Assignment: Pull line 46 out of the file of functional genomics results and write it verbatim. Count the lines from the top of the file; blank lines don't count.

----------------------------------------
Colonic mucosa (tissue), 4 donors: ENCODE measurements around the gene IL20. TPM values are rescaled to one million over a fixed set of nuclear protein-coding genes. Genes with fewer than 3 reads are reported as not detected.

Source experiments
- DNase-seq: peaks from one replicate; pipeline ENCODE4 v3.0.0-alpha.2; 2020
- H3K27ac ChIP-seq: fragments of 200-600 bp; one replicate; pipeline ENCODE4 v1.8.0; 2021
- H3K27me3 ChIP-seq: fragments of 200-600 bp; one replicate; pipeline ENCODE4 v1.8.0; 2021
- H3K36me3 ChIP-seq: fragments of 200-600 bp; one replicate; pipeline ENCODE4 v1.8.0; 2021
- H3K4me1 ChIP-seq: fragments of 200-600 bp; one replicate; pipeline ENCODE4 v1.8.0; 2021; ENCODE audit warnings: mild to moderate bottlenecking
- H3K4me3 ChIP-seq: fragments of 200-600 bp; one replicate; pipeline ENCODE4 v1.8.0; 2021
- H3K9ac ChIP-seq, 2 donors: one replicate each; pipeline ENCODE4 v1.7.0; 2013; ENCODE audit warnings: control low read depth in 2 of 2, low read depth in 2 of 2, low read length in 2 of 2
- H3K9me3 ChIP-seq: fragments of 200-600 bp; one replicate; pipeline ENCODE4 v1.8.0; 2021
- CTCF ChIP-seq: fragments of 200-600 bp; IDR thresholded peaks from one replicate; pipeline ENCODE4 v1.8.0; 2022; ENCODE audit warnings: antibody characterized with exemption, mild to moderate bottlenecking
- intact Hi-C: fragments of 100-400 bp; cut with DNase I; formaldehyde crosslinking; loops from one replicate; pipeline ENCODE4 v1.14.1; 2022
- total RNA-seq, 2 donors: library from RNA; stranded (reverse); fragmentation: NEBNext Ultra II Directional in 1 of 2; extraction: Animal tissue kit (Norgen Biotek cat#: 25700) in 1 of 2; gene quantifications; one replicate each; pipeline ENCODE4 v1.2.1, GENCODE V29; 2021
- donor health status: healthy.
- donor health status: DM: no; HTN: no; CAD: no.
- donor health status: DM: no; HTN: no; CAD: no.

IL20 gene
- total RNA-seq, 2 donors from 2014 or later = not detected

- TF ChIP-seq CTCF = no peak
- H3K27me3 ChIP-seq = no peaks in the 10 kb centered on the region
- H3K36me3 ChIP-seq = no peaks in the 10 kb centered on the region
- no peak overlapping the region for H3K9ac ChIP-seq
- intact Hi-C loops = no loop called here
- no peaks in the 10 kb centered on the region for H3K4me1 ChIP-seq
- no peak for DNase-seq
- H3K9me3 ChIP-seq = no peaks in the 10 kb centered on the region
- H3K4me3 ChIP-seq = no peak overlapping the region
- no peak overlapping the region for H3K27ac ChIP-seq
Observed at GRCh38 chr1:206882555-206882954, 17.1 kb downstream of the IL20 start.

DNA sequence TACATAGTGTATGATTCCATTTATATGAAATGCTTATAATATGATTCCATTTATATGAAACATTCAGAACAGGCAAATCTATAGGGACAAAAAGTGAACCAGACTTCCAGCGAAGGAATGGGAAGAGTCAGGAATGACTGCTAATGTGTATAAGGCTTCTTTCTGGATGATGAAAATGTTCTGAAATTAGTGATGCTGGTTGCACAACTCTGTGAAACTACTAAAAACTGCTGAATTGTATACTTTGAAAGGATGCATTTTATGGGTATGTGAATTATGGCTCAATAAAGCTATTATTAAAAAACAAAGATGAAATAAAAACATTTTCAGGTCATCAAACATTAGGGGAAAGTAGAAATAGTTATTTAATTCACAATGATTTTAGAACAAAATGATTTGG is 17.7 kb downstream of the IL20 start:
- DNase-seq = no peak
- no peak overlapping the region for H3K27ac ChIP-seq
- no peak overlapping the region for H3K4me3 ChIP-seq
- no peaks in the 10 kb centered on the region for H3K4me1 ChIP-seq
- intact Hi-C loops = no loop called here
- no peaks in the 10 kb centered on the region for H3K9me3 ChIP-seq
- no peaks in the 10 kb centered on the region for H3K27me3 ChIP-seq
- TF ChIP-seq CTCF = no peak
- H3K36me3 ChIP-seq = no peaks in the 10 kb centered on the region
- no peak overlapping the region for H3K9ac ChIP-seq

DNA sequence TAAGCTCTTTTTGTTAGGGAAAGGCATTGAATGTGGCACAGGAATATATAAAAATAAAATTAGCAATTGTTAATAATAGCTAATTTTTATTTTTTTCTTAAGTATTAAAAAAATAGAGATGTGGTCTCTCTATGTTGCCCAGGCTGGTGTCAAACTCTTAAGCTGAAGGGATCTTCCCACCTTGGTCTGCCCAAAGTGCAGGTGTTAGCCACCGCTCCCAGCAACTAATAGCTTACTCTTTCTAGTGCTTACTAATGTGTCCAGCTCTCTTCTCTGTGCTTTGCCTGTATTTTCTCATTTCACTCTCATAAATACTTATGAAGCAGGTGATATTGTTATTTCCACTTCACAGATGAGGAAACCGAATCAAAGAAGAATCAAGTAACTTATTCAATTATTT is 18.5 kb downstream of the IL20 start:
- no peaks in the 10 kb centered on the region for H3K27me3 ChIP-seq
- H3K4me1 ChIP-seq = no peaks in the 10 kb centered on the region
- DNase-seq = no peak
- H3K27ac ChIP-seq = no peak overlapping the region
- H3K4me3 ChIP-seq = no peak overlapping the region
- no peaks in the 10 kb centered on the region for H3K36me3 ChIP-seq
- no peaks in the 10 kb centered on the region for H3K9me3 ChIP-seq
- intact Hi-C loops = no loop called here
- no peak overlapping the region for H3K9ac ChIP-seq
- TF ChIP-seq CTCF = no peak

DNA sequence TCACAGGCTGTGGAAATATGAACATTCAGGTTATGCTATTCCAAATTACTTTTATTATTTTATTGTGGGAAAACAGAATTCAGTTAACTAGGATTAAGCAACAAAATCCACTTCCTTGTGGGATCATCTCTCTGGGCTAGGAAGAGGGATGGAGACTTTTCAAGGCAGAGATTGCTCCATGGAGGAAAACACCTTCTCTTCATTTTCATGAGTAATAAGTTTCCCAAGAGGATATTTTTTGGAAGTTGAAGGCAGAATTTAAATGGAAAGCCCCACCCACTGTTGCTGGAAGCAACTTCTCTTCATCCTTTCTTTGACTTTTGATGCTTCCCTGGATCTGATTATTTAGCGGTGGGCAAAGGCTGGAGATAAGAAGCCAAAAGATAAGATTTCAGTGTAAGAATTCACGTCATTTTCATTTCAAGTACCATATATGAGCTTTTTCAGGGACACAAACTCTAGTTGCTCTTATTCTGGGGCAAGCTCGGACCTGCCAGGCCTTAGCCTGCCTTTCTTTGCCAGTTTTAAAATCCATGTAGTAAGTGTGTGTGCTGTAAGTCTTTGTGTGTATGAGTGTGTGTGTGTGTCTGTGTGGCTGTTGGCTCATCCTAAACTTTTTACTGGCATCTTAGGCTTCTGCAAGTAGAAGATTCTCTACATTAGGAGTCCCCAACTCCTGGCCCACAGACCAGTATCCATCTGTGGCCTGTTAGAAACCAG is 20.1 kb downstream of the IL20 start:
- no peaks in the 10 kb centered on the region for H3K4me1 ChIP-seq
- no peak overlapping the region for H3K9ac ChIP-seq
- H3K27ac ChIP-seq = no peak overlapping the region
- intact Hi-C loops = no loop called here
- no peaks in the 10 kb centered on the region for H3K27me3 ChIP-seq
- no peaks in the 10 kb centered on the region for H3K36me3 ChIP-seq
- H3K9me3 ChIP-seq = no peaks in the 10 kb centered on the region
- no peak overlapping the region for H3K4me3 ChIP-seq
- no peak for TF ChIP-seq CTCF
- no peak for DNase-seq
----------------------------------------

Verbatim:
- H3K4me3 ChIP-seq = no peak overlapping the region